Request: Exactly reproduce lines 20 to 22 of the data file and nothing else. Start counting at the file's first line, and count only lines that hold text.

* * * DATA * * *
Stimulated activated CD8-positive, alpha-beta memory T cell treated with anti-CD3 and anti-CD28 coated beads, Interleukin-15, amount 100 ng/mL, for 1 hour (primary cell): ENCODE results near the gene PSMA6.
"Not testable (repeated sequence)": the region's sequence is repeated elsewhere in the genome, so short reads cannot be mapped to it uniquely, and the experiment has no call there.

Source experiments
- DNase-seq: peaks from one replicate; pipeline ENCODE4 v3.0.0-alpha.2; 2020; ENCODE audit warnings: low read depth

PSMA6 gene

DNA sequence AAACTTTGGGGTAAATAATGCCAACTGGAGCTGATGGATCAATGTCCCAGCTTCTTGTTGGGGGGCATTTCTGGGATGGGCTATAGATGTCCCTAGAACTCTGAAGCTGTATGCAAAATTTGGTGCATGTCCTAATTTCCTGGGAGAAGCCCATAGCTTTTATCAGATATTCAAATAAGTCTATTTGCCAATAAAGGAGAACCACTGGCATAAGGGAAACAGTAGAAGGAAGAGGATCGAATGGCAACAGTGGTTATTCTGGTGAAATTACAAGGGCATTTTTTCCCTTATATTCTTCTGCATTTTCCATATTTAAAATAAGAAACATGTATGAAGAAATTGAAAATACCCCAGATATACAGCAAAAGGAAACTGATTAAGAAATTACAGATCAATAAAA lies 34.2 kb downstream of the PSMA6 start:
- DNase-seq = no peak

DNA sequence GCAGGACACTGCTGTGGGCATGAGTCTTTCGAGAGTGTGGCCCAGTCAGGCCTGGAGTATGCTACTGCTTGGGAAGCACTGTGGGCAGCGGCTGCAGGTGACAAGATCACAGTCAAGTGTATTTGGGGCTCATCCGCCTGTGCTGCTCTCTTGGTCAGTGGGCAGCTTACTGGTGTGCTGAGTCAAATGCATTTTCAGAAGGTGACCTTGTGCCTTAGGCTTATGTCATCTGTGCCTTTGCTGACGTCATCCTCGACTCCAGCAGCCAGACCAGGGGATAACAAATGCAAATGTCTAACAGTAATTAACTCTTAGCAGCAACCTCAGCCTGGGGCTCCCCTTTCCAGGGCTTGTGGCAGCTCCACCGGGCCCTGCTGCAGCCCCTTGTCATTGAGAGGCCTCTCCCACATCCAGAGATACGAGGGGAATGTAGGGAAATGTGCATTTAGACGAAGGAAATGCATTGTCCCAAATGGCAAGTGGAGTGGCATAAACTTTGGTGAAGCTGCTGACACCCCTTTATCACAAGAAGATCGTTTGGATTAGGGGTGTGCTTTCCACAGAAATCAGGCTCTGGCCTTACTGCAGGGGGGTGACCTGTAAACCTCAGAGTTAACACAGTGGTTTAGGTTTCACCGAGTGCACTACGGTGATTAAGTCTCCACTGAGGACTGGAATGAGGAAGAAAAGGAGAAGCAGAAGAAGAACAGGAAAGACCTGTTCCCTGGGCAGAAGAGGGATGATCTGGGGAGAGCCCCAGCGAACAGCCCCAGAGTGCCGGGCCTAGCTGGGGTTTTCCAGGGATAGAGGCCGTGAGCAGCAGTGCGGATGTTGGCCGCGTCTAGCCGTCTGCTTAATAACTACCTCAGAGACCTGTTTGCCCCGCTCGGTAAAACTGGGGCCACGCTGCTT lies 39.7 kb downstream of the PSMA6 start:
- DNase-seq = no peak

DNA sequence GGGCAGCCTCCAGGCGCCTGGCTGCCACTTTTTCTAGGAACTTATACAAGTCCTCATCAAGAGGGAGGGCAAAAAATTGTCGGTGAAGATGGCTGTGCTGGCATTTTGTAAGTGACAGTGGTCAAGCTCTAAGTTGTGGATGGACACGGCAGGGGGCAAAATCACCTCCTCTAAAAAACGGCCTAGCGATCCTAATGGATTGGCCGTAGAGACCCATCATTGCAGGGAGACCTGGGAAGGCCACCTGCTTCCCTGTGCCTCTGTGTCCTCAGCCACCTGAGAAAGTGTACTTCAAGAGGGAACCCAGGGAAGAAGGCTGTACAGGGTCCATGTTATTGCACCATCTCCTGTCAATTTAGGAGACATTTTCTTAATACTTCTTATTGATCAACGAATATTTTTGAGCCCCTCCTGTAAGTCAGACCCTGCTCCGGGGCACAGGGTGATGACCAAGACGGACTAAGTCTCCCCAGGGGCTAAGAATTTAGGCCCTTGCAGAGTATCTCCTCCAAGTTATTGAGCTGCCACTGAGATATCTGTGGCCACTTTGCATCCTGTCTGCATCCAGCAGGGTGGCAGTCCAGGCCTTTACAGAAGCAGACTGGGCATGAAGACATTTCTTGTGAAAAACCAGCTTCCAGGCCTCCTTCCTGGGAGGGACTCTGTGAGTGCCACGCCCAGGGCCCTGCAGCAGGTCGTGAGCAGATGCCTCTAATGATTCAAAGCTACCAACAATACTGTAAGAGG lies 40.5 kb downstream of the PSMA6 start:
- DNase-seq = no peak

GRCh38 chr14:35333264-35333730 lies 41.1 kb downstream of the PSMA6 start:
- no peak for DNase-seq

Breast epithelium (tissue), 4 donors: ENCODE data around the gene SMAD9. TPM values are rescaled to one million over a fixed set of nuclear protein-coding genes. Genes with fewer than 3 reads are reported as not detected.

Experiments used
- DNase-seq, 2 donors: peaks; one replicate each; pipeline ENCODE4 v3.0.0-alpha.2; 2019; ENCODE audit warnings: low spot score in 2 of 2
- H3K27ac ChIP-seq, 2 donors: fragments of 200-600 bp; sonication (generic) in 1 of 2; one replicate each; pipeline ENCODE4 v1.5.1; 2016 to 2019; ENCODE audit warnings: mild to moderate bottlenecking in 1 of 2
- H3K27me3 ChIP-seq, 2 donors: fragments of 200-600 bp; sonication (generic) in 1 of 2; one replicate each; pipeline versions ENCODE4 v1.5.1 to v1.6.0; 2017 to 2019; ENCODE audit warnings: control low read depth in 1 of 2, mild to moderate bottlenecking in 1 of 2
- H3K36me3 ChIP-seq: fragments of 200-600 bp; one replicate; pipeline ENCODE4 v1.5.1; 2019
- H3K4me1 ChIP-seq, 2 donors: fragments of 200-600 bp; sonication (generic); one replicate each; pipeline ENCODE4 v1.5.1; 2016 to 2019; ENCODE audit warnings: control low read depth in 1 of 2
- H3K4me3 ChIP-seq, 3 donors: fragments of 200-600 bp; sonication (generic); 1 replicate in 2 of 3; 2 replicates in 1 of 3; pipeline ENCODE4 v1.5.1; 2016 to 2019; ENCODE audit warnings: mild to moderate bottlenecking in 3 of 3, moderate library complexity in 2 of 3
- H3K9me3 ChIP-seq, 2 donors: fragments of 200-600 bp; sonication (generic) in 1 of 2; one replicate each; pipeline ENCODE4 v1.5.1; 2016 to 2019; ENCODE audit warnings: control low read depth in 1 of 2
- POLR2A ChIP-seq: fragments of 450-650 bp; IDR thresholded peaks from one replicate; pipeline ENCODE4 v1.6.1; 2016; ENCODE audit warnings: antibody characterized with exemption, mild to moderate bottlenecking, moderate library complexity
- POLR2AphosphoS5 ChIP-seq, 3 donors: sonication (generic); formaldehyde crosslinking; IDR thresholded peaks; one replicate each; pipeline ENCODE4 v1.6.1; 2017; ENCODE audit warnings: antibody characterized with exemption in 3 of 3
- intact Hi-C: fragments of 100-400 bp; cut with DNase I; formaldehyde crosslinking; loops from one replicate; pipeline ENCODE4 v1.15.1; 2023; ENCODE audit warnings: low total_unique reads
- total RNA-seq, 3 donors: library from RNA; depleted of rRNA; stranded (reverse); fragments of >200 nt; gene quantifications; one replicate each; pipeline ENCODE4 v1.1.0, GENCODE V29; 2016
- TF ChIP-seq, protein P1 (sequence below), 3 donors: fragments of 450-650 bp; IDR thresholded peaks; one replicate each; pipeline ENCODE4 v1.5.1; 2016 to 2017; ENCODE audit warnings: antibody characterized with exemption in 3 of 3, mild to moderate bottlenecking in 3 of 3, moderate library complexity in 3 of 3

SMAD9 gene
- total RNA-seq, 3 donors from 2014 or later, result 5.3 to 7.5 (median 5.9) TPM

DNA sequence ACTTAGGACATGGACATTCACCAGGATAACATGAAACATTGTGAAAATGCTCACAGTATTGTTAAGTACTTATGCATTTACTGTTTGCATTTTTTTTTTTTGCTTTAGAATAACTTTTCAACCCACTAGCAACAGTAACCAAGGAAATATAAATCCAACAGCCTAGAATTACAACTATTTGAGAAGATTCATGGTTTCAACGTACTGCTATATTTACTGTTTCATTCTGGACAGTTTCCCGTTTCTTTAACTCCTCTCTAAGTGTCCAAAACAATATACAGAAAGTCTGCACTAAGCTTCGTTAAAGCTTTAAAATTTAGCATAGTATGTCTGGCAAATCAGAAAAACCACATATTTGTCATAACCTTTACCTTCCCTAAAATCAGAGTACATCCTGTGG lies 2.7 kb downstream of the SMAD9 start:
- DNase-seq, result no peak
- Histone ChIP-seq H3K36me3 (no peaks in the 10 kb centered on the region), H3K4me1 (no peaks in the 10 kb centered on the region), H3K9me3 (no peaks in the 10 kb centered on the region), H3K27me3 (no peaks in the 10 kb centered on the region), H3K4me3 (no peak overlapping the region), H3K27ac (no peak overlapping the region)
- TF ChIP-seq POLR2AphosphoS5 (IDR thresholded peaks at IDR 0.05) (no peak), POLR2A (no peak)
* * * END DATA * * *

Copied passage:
- H3K4me1 ChIP-seq, 2 donors: fragments of 200-600 bp; sonication (generic); one replicate each; pipeline ENCODE4 v1.5.1; 2016 to 2019; ENCODE audit warnings: control low read depth in 1 of 2
- H3K4me3 ChIP-seq, 3 donors: fragments of 200-600 bp; sonication (generic); 1 replicate in 2 of 3; 2 replicates in 1 of 3; pipeline ENCODE4 v1.5.1; 2016 to 2019; ENCODE audit warnings: mild to moderate bottlenecking in 3 of 3, moderate library complexity in 2 of 3
- H3K9me3 ChIP-seq, 2 donors: fragments of 200-600 bp; sonication (generic) in 1 of 2; one replicate each; pipeline ENCODE4 v1.5.1; 2016 to 2019; ENCODE audit warnings: control low read depth in 1 of 2